We have all heard the saying "The more things change, the more they stay the same", and it couldn't be more true. For anyone who is paying attention to the ongoing drama of out-of-control
power and corruption in our financial world, this book is a must-read. Sinclair wrote it about the Wall Street panic of 1907. Though it is in the form of a
novel, he did his research thoroughly. And much of what he discovered can still be applied today.
It begins as Lucy Dupree, a widow at age twenty-two comes to New York to establish her new home and reunite with her old friends, Allan, Oliver, and Alice Montague, and their mother. They had neighboring plantations growing up in Mississippi, her father being Judge Dupree. When Lucy married a man much older than herself at age seventeen, she moved to New Orleans, losing touch with those people dear to her.
But now she is in New York and wants to be introduced to society. She also requests legal/financial help from Allan who is a fairly successful lawyer.
Oliver is more the socialite, and he arranges for Lucy to have dinner at Mrs. Billy Alden's, a very wealthy and prestigious woman. As Allan Montague chats with Mrs. Billy, he notices Lucy talking with Stanley Ryder, a man of great prosperity and culture who is also the president of Gotham Trust Company. In fact, Lucy spends most of the evening with him.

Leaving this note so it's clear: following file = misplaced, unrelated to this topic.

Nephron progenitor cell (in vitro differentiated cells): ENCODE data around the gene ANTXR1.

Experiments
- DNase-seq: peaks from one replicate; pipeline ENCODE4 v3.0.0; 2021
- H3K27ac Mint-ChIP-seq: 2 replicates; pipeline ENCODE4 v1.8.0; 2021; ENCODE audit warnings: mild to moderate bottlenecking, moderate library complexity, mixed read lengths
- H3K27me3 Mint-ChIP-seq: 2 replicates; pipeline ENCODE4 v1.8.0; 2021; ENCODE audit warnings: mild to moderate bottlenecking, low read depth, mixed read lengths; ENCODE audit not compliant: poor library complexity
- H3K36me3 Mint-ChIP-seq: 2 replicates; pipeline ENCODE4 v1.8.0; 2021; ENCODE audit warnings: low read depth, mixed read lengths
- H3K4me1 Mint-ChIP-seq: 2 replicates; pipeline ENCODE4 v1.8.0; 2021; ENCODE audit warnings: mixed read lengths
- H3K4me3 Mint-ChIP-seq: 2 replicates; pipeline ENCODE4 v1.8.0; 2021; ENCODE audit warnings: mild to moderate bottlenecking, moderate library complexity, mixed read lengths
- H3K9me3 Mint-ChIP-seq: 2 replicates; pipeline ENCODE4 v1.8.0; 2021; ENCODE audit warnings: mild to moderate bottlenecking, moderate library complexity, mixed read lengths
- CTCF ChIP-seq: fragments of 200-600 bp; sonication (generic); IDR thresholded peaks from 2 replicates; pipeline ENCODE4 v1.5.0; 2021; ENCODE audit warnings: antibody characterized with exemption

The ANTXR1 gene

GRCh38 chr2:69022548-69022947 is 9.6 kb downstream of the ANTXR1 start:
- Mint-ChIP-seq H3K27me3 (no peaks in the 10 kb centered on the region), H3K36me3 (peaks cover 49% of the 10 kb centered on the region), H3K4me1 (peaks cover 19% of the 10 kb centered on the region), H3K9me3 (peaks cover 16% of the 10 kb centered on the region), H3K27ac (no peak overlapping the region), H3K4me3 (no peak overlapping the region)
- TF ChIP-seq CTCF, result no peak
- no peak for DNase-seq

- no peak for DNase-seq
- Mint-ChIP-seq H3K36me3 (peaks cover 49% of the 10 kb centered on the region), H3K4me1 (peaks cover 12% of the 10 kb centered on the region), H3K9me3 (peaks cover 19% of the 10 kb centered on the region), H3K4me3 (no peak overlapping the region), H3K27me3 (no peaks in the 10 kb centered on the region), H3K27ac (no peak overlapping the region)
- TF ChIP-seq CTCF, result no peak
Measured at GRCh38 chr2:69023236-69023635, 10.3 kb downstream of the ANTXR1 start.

As Allan and Lucy discuss the evening afterward, he further enlightens her about Ryder.
"A speculator!" exclaimed Lucy. "Why, I thought he was the president of a bank!"
When you have been in New York a while," said Montague with a smile," you will realize that there is nothing incompatible with the two."
Imagine that. . .
Lucy is also surprised to learn that Ryder is married.
The next day, Montague visits Lucy to discuss her financial affairs, the most important being a block of five thousand shares of stock in the Northern Mississippi Railroad, which Lucy wishes to sell. Montague also owns shares, but his father had wished him to keep them as long as the other holders did.
It is this request from Lucy which begins the turn of events that make up the dramatic story related in this book. Allan, against his better judgment becomes involved in a series of activities and transactions that he knows are bad news. In addition, despite his desire to guide Lucy, he soon realizes she is her own person. And she is not taking his advice. Even more tragic is that she understands nothing about the way things work in New York, and the underhandedness of people whom she mistakenly trusts. The final events, leading to the crash will stun you. Even if you have closely followed everyone's activity, even if you THINK you understand what is happening, you will probably still be shocked when the final truth is revealed.
The more things change, the more they stay the same. . .
Sinclair was known for his research and writings on social issues. Wikipedia says:
"Sinclair devoted his writing career to documenting and criticizing the social and economic conditions of the early twentieth century in both fiction and non-fiction. He exposed his view of the injustices of capitalism and the overwhelming impact of the poverty. Wikipedia also quotes Time magazine as saying that he was “a man with every gift except humor and silence.”
This book is highly recommended, and absolutely one of the best I have ever read.
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